'Self-driving car' unveiled in Germany
German scientists unveiled on Wednesday the latest self-driving car, a phenomenon that its proponents say will sharply reduce accidents, help the environment and transform cities.
The car, dubbed the "Made in Germany (MIG)" by its engineers at Berlin's Free University (FU), uses cameras, laser scanners and satellite navigation to "see" other vehicles and pedestrians and deal with traffic situations.
"Cars that use sensors to recognise other vehicles, pedestrians and bikes will in future drive more safely than people, who lose concentration and get tired," the FU said.
The technology will sharply reduce the number of cars on the road, because people will no longer need their own vehicle so much, using instead driverless cars pooled in car-share schemes, the MIG's developers believe.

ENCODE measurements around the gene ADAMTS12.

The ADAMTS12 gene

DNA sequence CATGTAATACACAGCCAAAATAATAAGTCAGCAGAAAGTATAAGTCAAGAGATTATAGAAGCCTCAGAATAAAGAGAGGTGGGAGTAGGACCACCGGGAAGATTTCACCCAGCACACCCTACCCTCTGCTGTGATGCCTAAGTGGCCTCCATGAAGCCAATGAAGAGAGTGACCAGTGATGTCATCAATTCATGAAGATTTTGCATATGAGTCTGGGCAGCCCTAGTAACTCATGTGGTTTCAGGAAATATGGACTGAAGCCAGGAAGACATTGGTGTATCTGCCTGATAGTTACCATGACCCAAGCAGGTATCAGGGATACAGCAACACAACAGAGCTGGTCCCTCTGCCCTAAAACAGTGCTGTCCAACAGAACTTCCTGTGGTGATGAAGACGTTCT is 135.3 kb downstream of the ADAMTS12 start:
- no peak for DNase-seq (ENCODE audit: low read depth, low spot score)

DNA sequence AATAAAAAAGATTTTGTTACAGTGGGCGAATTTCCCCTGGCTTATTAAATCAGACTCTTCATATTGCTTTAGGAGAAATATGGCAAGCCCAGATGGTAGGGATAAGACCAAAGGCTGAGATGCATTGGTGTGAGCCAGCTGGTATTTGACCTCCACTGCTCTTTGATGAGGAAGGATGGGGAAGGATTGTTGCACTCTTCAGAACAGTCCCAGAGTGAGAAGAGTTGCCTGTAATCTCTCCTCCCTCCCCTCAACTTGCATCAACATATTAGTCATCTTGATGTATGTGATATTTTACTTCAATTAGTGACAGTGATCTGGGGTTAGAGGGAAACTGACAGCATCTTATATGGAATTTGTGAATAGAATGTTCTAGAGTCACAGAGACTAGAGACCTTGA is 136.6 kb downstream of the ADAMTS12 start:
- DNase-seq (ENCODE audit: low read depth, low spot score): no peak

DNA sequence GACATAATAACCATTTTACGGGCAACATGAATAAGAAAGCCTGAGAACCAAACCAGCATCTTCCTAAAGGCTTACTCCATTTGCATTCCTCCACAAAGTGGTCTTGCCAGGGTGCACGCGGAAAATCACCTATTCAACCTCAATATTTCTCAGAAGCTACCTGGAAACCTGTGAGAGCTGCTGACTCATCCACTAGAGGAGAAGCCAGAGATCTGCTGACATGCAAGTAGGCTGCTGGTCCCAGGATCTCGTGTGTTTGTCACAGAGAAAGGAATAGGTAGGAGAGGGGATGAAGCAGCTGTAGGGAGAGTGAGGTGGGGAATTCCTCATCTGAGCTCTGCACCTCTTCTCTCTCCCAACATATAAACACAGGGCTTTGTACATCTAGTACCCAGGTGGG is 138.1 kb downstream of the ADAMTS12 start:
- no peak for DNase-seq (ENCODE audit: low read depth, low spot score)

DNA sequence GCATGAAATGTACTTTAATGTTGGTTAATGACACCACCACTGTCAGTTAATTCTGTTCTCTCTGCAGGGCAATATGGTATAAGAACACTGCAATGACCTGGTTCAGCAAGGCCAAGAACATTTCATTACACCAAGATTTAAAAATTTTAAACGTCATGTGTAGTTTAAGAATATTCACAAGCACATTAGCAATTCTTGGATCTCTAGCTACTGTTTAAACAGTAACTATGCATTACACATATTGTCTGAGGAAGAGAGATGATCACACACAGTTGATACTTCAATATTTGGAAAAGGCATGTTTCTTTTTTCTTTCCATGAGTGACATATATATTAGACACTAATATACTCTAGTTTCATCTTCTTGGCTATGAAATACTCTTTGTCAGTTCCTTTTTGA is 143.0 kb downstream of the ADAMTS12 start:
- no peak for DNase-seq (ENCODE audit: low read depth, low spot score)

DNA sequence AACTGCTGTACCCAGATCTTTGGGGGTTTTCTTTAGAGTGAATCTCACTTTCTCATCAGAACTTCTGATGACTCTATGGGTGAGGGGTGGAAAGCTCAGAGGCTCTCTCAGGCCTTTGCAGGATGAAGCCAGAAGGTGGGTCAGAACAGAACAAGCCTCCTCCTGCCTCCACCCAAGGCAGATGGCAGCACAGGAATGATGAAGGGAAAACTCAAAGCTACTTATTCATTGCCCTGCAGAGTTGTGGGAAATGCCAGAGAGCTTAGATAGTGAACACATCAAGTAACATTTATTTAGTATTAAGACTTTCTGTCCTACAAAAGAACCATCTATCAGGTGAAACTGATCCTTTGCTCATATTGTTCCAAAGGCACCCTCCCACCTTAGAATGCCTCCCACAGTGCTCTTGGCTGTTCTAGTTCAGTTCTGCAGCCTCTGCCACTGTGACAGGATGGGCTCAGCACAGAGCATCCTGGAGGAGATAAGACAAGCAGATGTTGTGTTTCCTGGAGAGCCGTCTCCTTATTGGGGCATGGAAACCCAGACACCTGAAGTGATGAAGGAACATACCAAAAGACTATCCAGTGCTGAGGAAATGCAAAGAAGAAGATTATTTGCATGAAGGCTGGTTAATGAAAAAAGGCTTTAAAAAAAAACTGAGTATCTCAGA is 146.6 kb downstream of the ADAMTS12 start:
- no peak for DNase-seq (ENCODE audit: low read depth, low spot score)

"Most cars spend 90-95 percent of the time parked on the side of the road ... Our aim is to give back most of the roads back to pedestrians," it said.
"In the future people will wonder why at the beginning of the 21st century we still drove our own cars."
The MIG, which from the outside looks like a regular Volkswagen Passat with a camera on top, was put through its paces at Berlin's disused Tempelhof airport on Thursday, but it has already been tested on public roads.
It is by no means the first self-driving car, however.
US technology giant Google said this week that its driverless cars -- but also with a human inside -- have already travelled 140,000 miles (225,000 kilometres) around the San Francisco Bay area.
Engineers working with both Google and Berlin's FU took part in 2007 in the DARPA Urban Challenge organised by the US government, involving driverless cars developed by 35 teams from around the world.
Prototypes so far have always had a human being inside to take the controls in case something goes wrong.
© 2010 AFP